Arcadian Functor

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Marni D. Sheppeard

Tuesday, May 27, 2008

Neutrino08 Day 2a

J. Raaf was first up today with a report on Super Kamiokande, a 50 kiloton water Cherenkov detector under 1km of rock. Solar neutrinos: the focus was on phase III (mid 2006 to late 2008) results using 2 data sets, (i) full (E > 6.5 MeV) and (ii) radon reduced (E > 5 MeV), which are expected to achieve a 60cm elastic scattering vertex resolution. Phase II results showed no correlation with solar activity nor any day-night asymmetry (measured at -0.063 with larger errors). Atmospheric: a re-analysis of phase I data looking for exotic effects can exclude many models.

H. Gallagher represented MINOS, a long baseline experiment based at Fermilab and a Minnesota mine 735km away. Analyses of both charged and neutral current events were done blind. There are about $10^{18}$ protons hitting the target per day at the main injector, and 92.9% of neutrinos produced are muon $\nu$. Charged case: new run 1 and 2 results indicate a $\Delta m^{2} = 2.43 \times 10^{-3} eV^{2}$ and $\textrm{sin}^{2} 2 \theta = 1.00$, or rather $> 0.90$ at 90% confidence. Neutral case: depletion of neutral events is expected in the far detector but no evidence for it was found, the bound being 17% in a 0-120 GeV range. Neutrino decoherence is disfavoured $5.7 \sigma$.

OPERA is a 730km baseline (from CERN) emulsion tracking device which hopes to observe $\nu_{\tau}$ events. Muon neutrino flux is optimized with L/E = 43 km/GeV. Rosa described the detector modules, constructed of scintillator strip target modules embedded in 31 walls, each built from up to 3000 custom bricks of layered emulsion and Pb sheets. See 0804.1985. The short 2007 run saw 38 triggered candidate events with (at the end) 64060 bricks. With a high intensity beam at about 200 events per week, it is expected that the new run (starting around June 16) will see 1.2 $\nu_{\tau}$ events.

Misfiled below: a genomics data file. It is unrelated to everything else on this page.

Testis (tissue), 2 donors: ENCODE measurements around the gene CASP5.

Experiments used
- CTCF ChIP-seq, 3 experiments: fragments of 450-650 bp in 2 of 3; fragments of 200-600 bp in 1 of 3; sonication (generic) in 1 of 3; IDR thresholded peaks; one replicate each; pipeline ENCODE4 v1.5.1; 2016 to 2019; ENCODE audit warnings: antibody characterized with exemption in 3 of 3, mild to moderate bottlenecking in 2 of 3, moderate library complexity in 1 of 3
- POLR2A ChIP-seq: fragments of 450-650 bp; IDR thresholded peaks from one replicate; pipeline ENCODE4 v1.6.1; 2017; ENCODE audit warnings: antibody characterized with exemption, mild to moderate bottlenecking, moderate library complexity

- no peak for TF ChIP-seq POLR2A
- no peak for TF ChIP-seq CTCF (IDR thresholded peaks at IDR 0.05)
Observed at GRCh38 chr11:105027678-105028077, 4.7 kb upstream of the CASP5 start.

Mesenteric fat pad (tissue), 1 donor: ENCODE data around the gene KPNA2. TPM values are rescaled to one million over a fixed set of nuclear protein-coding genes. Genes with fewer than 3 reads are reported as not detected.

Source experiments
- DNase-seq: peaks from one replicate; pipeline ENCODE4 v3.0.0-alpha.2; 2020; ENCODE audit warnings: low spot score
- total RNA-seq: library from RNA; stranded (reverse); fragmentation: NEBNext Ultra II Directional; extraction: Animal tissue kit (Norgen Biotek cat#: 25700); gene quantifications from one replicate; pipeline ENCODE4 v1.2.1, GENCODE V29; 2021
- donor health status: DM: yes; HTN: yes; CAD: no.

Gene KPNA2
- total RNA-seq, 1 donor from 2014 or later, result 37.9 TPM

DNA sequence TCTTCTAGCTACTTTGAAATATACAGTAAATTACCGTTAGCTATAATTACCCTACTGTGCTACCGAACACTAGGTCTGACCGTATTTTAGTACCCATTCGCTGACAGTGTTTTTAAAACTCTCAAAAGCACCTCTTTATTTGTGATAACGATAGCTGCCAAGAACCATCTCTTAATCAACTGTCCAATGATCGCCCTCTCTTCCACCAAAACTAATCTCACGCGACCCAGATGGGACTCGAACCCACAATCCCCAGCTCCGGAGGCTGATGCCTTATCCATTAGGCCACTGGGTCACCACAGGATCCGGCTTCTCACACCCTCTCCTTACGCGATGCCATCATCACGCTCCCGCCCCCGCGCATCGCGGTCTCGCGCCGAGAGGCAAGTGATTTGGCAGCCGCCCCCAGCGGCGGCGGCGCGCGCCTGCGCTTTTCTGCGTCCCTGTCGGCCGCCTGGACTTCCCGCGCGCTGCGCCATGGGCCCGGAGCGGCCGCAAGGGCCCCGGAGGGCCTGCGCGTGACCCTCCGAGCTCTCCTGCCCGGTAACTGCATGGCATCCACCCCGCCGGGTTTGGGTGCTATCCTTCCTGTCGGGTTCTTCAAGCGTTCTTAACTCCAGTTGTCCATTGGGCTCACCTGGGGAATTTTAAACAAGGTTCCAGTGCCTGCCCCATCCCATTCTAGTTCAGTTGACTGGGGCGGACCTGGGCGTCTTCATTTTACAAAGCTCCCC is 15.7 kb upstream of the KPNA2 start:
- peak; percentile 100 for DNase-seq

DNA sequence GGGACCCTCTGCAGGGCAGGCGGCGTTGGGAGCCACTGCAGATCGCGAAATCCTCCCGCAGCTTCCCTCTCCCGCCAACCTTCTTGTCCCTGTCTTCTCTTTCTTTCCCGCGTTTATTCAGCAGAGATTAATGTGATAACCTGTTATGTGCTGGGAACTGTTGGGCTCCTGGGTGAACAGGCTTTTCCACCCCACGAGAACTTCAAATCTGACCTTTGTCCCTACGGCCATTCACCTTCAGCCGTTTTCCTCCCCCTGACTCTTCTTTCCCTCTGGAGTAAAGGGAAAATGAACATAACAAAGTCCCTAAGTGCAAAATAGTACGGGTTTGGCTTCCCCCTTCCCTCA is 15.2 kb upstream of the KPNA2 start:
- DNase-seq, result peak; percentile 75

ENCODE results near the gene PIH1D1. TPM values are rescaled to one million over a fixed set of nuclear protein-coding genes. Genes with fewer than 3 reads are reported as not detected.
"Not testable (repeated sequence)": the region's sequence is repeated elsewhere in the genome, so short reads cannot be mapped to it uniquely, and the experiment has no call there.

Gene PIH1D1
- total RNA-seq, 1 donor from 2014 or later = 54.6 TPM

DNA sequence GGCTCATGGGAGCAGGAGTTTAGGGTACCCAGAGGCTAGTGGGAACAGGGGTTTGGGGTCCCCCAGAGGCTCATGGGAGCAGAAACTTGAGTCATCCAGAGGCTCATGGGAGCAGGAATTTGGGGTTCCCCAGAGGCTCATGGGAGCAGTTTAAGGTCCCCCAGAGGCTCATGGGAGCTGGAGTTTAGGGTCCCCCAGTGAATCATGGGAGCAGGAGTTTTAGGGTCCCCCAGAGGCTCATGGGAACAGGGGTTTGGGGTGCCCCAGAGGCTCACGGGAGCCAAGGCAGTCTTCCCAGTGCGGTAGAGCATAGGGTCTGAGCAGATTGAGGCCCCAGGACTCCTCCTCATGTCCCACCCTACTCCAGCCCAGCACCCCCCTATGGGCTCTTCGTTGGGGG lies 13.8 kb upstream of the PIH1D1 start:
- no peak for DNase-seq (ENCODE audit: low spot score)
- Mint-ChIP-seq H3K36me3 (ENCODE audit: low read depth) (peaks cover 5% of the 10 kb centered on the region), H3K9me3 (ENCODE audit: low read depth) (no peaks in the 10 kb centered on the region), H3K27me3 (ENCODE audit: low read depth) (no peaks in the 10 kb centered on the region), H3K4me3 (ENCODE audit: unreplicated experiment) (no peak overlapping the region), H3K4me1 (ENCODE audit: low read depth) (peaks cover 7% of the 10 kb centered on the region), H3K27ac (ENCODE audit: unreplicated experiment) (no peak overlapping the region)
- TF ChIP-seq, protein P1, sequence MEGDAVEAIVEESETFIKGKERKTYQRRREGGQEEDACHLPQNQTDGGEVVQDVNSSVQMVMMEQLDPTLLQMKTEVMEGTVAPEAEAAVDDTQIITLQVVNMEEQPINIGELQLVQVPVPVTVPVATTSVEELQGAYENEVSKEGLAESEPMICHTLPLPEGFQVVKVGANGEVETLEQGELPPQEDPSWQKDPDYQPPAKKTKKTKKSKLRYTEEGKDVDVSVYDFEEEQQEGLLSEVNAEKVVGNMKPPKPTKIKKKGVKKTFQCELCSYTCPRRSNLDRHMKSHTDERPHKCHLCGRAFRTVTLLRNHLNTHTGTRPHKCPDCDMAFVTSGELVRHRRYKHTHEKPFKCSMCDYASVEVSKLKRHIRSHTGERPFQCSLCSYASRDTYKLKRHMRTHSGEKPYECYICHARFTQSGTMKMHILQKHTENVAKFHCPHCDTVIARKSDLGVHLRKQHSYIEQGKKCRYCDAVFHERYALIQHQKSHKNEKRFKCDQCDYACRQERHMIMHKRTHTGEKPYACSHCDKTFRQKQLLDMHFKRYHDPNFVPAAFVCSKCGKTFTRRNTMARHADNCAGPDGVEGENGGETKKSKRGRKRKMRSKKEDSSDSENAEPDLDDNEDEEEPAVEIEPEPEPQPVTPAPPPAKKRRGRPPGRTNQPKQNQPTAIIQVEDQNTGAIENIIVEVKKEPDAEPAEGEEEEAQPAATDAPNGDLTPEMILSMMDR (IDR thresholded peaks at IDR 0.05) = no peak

3 Comments:

Anonymous a quantum diaries survivor said...

I know the OPERA experiment well, having been in a thesis committee with a student graduating on that.

OPERA is revolutionary in one aspect - the detector gets disassembled day by day as bricks are identified which have a potential signal in them, and removed from the assembly. A bit like the central computer of A Space Odyssey, if you know what I mean.

Cheers,
T.

May 28, 2008 1:49 AM  
Blogger Glenn HS said...

I really appreciate these blog entries, and I think you're doing a great job in general. One question, though: when summarizing experimental talks, why do you give the best fit values and not the uncertainties? (E.g., MINOS "$\Delta m^{2} = 2.43 \times 10^{-3} eV^{2}$", KamLAND "$\Delta m^2 = 7.59 \times 10^{-5} (eV)^{2}".) The real news from these experiments is the reduction in the error bars since their last reports.

Loving the blog anyway. Thanks!
-G.

May 28, 2008 4:15 AM  
Blogger Kea said...

Sorry Glenn! I'm just a lazy (and very tired) theorist! I'll try to include such important information future posts.

May 28, 2008 6:15 AM  

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